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3 declining trends and 3 future trends in IT literacy

If there’s one thing IT pros across all industries can take away from this pandemic, it’s that you need to be adaptable. Systems, processes, technologies and internal dynamics must pivot as the business landscape reinvents itself and trends in workplace culture change.

With an ongoing push towards a WFH model, companies need to rethink how their infrastructure will foster collaboration, flexibility and automation in a virtual or hybrid workplace.

As a CIO, I know how crucial it is to embrace the right trends in IT culture with the ability to stay to the benefit of your team in the long run versus those that will become obsolete in this post-COVID ecosystem. Here are some of the declining trends in IT literacy that you’ll want to leave behind, along with some emerging and forward-looking trends to take with you.

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Fading: pressure to be “always active”

Since the start of the pandemic, 37% of employees are now working longer hours and 40% are suffering from increased burnout, a FlexJobs Survey reports. Employees are also three times more likely to have poor mental health outcomes than they were before COVID. This is in large part due to the “always on” work culture that many companies have reinforced in 2020.

Without a physical separation between home and office, it’s difficult to disconnect from work, and the pressure to check notifications or respond to emails can linger into the night. However, this often causes stress levels to escalate, which means leaders have to let go of the ‘always’ wait and create limits, such as no response by email after hours or on weekends. , unless you are specifically designated to be “on call” – the two practices that I have strongly encouraged my team to adopt. As remote IT teams increasingly become the norm, work-life balance is essential to maintain productivity and minimize the effects of burnout.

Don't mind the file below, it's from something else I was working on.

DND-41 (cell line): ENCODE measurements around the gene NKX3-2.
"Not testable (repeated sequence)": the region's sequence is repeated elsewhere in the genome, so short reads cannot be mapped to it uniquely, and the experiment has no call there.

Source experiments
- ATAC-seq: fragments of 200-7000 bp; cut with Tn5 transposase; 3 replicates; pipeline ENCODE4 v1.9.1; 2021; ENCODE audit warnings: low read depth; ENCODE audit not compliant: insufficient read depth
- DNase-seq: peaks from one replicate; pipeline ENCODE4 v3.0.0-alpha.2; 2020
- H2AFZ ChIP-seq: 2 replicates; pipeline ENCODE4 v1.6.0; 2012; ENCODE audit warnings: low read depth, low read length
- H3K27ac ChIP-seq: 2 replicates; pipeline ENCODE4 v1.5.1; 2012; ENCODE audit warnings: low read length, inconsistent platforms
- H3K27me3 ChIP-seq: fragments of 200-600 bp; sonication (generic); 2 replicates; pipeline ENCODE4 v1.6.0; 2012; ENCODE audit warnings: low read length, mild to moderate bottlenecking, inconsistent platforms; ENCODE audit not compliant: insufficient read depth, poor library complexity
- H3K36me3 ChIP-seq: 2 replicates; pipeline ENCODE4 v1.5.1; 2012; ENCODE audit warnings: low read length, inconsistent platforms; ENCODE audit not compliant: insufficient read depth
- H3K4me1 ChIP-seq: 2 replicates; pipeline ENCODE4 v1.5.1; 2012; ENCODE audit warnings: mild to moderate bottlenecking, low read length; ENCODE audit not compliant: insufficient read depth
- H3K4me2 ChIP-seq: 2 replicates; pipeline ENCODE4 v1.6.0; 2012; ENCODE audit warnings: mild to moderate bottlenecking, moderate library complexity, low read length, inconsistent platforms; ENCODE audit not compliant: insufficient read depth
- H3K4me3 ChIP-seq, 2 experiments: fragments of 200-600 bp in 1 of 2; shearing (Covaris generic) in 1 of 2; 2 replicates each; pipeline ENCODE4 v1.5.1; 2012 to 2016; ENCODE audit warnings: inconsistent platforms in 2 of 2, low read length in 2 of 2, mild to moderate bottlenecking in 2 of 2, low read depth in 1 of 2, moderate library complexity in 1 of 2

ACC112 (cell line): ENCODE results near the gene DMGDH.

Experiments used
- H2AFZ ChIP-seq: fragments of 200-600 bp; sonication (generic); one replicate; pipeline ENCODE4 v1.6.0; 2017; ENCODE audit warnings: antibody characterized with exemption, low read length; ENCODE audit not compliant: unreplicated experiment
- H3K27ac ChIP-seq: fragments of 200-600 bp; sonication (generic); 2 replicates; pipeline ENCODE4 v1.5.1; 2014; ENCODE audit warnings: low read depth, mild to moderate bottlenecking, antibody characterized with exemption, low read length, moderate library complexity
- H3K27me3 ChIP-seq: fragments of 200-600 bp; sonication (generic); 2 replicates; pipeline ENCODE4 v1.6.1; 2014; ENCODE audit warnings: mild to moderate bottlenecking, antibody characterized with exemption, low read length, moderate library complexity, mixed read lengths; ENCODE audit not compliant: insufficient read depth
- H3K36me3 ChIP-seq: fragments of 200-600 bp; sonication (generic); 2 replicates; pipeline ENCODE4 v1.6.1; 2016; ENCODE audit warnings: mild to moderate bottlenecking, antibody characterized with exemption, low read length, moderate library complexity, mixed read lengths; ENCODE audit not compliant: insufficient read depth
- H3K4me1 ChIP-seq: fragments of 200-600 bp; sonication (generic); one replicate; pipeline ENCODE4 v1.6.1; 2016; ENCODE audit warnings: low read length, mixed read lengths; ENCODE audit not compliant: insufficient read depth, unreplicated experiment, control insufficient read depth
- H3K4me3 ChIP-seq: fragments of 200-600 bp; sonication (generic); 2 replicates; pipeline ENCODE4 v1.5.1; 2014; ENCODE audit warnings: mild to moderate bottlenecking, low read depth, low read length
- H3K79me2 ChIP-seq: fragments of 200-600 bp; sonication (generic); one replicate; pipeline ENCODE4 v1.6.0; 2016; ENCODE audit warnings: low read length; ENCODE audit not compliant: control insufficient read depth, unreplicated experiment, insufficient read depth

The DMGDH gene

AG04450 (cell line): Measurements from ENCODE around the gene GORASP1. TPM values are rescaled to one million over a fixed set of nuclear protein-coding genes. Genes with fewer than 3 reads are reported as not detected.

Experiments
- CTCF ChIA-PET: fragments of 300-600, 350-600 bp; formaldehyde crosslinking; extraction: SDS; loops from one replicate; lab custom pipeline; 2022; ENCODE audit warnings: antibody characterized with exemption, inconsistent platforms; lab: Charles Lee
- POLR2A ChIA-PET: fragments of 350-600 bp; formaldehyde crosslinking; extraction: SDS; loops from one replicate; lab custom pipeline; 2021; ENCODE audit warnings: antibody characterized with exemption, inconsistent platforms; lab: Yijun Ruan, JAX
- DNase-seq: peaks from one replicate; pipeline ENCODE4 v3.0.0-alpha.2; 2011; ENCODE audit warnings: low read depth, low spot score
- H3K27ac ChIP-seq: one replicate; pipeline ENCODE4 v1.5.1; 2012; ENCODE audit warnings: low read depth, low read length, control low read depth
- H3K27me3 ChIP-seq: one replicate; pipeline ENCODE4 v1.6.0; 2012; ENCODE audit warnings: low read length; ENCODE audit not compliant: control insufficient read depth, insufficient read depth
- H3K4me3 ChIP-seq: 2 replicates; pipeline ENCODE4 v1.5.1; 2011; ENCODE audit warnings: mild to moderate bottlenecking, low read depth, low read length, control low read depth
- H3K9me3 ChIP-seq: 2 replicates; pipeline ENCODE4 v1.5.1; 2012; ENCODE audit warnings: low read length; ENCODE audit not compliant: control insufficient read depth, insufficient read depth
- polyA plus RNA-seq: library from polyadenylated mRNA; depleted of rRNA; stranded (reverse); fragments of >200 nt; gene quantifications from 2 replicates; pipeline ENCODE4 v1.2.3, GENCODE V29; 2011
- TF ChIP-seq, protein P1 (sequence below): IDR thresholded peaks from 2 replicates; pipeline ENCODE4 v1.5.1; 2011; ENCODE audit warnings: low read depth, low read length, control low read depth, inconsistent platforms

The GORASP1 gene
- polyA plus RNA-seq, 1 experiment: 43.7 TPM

Fading: Synchronous communication

As leaders struggled to maintain cohesion and connection between their remote teams in 2020, synchronous communication seemed like an obvious solution. This was initially useful for meetings, brainstorming sessions, and team building activities, but over time synchronous communication issues came to the fore as well. Because this happens in real time, it’s not always convenient for remote workers.

Some team members may be in different time zones, which can make it difficult to schedule meetings. Not to mention that synchronous communication can also be distracting and exhausting. The search for the American Psychological Association found that excessive amounts of real-time interactions (especially video) lead to cognitive overload. We all know the Zoom fatigue phenomenon at the end of 2020, right? While synchronous communication is sometimes unavoidable, in my experience on remote teams, asynchronous communication – which allows for response times – promotes more connection.

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Fading: complicated technological stacks

Whether your IT team is remote, hybrid, or back in the office, all of the 2020 hubs have made it clear how critical digital transformation is for businesses. But more than that, it’s important to have the right tech stack – a simple, efficient, and centralized stack, not scattered or complicated. Adobe Workfront 2021 State of Play The report says 32 percent of employees quit their jobs because of inadequate technology that was hindering their workflow, and 49 percent are likely to quit if the tech stack is frustrating or difficult to use.